Laura Scott sits on the fulcrum between freedom of speech and national security

Wikileaks has recently unearthed yet more controversial documents in the form of 250,000 cables with sensitive information from the USA on global politics.

Few people will have been particularly shocked that North Korea’s rogue policies, particularly with their enthusiasm for nuclear warheads, had “frustrated” the Chinese government.

However, the contents of the other cables, of which only a few hundred have been released so far, have caused significantly more conflict, with the US government claiming that the leaking of such sensitive information is a crime, and threatening to prosecute as a result. So far in its four year history, Wikileaks has avoided successful prosecution.

This begs an interesting question, where does freedom of the press end and national security begin? The contents of the cables seem divided broadly in two themes: there are the awkward cover-ups and embarrassing statements by politicians, that perhaps are rightfully revealed to the public so that some semblance of transparency with the voters can be maintained.

But it is at the expense of the second category: of secret and highly sensitive information, which I honestly feel should not be available to the average law-abiding citizen, let alone to those who might use it to undermine a nation’s security. This includes the positioning of US spies and on a previous occasion, according to Sarah Palin, even the release of the identities of “more than 100 Afghan sources to the Taliban.”

With this in mind, what is the real purpose of revealing this information? Wikileaks boasts that it provides an “innovative, secure and anonymous” way for independent sources to provide information. While the content is screened, this nonetheless means that we have no way of knowing where it came from or what the person leaking the information hoped to accomplish by it.

Thus some, such as Vladimir Putin and President Ahmadinejad of Iran have openly begun suspecting “political purposes” in the release of the cables, by some party or state wishing to undermine the policies or foreign relations of the countries most compromised by the leak. Also, because of the sheer scale of information publicised on this occasion, some have begun to ask what Wikileak’s own agenda is. They could have the capacity to start a war. Might they want to? In this game that “reveals suppressed and censored injustices” who is watching the watchmen?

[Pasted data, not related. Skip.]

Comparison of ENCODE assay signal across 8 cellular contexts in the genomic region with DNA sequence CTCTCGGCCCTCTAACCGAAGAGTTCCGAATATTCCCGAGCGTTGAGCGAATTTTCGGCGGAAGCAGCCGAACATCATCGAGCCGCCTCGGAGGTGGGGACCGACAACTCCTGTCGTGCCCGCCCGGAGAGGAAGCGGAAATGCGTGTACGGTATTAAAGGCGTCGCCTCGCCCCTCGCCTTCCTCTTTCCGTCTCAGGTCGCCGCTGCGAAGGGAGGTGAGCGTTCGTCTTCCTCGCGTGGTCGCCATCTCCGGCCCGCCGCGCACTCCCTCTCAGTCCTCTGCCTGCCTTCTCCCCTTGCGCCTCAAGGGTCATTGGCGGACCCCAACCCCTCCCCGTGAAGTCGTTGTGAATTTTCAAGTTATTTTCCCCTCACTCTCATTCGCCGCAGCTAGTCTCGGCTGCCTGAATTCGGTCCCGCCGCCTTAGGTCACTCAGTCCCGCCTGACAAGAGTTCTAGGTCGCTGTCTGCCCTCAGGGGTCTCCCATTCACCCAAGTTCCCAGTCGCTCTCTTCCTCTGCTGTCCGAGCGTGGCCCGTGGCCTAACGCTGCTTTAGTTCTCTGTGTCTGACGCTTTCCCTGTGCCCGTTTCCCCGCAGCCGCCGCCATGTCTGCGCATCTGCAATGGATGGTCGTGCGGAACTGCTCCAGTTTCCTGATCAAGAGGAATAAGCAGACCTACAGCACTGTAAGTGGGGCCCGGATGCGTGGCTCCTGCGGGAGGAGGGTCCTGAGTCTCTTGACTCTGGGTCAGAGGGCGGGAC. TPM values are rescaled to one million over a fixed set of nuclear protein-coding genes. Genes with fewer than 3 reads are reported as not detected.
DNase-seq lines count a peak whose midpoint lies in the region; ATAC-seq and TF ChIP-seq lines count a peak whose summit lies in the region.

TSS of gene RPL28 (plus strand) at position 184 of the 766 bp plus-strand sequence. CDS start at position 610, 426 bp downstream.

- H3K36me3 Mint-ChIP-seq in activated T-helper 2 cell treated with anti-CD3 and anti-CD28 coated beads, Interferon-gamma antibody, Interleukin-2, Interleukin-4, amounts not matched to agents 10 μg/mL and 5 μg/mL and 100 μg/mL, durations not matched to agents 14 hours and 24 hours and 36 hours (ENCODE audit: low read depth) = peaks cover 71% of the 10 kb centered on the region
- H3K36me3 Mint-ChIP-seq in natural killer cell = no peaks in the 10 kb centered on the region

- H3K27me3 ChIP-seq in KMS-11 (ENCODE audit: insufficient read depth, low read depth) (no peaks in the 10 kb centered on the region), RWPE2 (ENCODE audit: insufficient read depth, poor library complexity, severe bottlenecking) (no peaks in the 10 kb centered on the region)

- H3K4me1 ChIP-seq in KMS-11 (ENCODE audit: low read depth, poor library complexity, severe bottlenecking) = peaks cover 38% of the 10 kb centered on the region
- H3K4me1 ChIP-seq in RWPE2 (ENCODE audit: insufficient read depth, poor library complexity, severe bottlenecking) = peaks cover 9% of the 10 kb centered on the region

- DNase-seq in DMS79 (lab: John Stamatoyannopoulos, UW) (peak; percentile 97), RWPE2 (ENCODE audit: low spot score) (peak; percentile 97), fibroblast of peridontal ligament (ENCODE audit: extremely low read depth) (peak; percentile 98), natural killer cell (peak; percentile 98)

However, it seems that since the controversy over the cables began, some influential companies have slowly started to weigh up the actions of Wikileaks and judge them unfavourably.

Both Paypal and Amazon have withdrawn their support for the site, under some pressure from the US authorities. There are those who argue that freedom of the press is crucial to maintaining a true democracy, and that Wikileaks is justified in its actions.

Yet this comes at a great cost. If we want our politicians to act with greater transparency, that is a battle worth fighting. But it is not worth doing at the expense of the blanket publication data sacrificing confidential information that is crucial to many countries’ diplomatic relations and security.

While the freedom of the press is crucial, we must also rely on our media to apply that power with responsibility.

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